SGPT / ALT (Alanine transaminase)

Clinical definition of the Alanine transaminase (SGPT) test
Alanine aminotransferase (ALT) is an enzyme found mostly in the cells of the liver and kidney; much smaller amounts of it are also found in the heart and muscles. ALT is measured to see if the liver is damaged or diseased.  In healthy individuals, ALT levels in the blood are low. When the liver is damaged, ALT is released into the blood stream, which results in high ALT levels.

Why is the Alanine transaminase (SGPT) test done?
The alanine aminotransferase (ALT) test is done to:

  • Identify liver disease, especially cirrhosis and hepatitis caused by alcohol, drugs, or viruses
  • Help check for liver damage
  • Find out whether jaundice was caused by a blood disorder or liver disease
  • Keep track of the effects of cholesterol-lowering medicines and other medicines that can damage the liver

ALT is also carried out, either by itself or with other tests, for people who are at an increased risk for liver disease. Some examples include:

  • Persons who have a history of known or possible exposure to hepatitis viruses
  • Those who are heavy drinkers
  • Individuals whose families have a history of liver disease
  • Persons who take drugs that might occasionally damage the liver
  • Persons who are overweight and/or have diabetes

What are the common signs/symptoms when the Alanine transaminase (SGPT) test is done?

  • Weakness
  •  Fatigue
  • Loss of appetite
  • Nausea, vomiting
  • Abdominal swelling and/or pain
  • Jaundice
  • Dark urine, light colored stool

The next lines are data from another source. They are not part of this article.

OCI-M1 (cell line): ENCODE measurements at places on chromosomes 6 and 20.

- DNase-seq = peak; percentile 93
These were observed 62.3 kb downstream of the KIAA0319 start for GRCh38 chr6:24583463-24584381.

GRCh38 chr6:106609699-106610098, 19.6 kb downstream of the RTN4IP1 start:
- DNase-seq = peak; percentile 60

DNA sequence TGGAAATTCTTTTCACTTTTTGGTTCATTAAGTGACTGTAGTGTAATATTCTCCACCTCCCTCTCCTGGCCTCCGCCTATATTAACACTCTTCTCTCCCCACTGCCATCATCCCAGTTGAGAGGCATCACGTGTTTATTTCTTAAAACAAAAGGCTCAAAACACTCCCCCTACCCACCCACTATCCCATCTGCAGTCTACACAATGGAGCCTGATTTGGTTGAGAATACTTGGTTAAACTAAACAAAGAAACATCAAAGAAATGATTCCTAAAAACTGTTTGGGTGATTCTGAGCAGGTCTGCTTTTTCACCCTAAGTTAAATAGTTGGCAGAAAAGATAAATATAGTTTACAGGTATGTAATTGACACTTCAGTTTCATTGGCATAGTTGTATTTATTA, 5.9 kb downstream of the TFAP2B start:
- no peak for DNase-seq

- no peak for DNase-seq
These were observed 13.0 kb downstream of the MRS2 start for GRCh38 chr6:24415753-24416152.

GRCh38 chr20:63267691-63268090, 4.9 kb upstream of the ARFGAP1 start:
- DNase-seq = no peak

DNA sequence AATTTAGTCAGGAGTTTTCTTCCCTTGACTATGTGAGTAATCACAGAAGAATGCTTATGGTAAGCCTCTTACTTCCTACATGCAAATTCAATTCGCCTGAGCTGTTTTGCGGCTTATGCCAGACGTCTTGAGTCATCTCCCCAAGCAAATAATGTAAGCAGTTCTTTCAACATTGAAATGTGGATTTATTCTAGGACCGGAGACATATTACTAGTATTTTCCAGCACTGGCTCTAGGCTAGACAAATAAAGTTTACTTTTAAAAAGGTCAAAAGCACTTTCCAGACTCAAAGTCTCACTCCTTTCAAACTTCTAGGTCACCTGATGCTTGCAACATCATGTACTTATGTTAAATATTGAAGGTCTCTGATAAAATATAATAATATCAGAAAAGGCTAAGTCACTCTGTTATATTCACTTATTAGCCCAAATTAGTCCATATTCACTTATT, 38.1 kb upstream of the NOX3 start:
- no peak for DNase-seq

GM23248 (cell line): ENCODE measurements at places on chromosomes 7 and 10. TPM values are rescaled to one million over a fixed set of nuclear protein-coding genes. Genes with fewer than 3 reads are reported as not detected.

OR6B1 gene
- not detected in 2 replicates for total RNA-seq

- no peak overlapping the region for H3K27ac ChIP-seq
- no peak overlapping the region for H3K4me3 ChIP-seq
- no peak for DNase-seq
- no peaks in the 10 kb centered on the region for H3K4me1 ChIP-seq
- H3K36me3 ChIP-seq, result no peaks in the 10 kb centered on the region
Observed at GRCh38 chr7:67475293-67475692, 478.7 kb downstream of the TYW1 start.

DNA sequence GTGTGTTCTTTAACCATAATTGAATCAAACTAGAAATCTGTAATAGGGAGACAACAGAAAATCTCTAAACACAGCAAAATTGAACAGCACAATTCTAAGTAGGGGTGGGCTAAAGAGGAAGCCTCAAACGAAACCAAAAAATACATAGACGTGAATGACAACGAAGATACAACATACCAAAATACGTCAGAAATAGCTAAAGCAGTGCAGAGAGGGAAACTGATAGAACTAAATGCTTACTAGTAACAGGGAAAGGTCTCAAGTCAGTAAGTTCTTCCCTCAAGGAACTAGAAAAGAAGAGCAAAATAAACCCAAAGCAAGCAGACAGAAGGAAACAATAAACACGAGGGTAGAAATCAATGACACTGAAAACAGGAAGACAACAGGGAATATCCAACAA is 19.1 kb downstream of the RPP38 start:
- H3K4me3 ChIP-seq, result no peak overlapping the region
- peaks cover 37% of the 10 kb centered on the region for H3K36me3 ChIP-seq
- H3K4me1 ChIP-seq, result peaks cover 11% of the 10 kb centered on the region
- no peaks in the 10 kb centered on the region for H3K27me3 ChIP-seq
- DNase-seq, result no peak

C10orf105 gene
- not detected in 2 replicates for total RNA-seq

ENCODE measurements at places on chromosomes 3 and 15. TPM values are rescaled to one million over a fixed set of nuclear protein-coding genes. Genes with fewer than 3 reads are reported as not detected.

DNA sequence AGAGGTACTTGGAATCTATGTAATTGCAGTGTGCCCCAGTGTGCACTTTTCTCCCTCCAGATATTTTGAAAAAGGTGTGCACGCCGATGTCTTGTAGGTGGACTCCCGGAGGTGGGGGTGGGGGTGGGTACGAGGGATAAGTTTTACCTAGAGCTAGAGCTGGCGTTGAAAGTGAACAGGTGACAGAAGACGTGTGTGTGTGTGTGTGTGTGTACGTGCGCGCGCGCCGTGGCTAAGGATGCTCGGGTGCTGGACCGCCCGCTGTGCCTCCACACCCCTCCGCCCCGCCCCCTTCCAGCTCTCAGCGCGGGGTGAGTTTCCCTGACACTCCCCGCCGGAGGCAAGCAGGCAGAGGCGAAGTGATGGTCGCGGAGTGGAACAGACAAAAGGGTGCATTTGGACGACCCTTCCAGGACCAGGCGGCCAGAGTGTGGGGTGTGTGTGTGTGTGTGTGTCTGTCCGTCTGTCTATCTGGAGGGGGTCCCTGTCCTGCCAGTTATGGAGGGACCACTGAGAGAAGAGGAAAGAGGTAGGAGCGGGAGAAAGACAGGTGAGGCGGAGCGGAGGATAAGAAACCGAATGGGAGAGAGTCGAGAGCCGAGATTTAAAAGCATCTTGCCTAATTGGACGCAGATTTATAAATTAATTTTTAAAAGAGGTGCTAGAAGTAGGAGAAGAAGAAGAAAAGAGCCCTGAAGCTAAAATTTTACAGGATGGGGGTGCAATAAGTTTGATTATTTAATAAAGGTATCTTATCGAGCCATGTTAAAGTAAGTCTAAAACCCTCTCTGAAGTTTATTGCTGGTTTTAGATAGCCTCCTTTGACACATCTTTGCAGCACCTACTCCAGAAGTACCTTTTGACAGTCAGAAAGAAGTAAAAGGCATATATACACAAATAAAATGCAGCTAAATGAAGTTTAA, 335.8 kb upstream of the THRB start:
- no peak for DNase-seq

• Itching (pruritus)

What should I do before the Alanine transaminase (SGPT)  test?

Specimen type

Specimen collection procedure

Preparatory instructions before the test *

Serum

(Blood Sample)

Venipuncture

(Collection of blood from a vein, usually from the arm)

No Fasting Required.

No other special preparations required.

*Subjects suffering from any illness or on oral or injectable medications are advised to consult their physician prior to requesting any tests or procedures.

How do I interpret my Alanine transaminase (SGPT) test results?

Reference Range*

Interpretation

Female

30 to 65 U/L

Male

30 to 65 U/L

Children

Male

Female

1 - 7 days

20 - 54 U/l

21 - 54 U/l

8 - 30 days

24 - 54 U/l

22 - 46 U/l

1 - 3 months

27 - 54 U/l

26 - 61 U/l

4 - 6 months

26 - 55 U/l

26 - 51 U/l

7 - 12 months

26 - 59 U/l

26 - 55 U/l

1 - 3 yrs.

19 - 59 U/l

24 - 59 U/l

4 - 6 yrs

-

24 - 49 U/l

10 - 11 yrs.

-

24 - 44 U/l

4 - 11 yrs

24 - 49 U/l

-

12 - 13 yrs

24 - 68 U/l

24 - 44 U/l

14 - 15 yrs. 

24 - 59 U/l

19 - 44 U/l

16 - 19 yrs

24 - 54 U/l

19 - 49 U/l

‘*A Reference range is a set of values which helps the healthcare professional to interpret a medical test. It may vary with age, gender, and other factors. Reference ranges may also vary between labs, in value & units depending on instruments used and method of establishment of reference ranges’

Diseases/conditions related to the Alanine transaminase (SGPT) test

  • Hepatitis
  • Cirrohosis
  • Ischemia
  • Tumor of liver
  • Ischemia  
  • Viral hepatitis
  •  Infectious Mononucleosis, or myopathy.
  • Congestive Heart Failure
  • Liver damage
  • Bile Duct problem

Other tests related to the Alanine transaminase (SGPT) test

  • AST
  • ALP
  • GGT
  • Bilirubin
  • Liver panel
  • Albumin
  • Total Protein

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SGPT (ALT)

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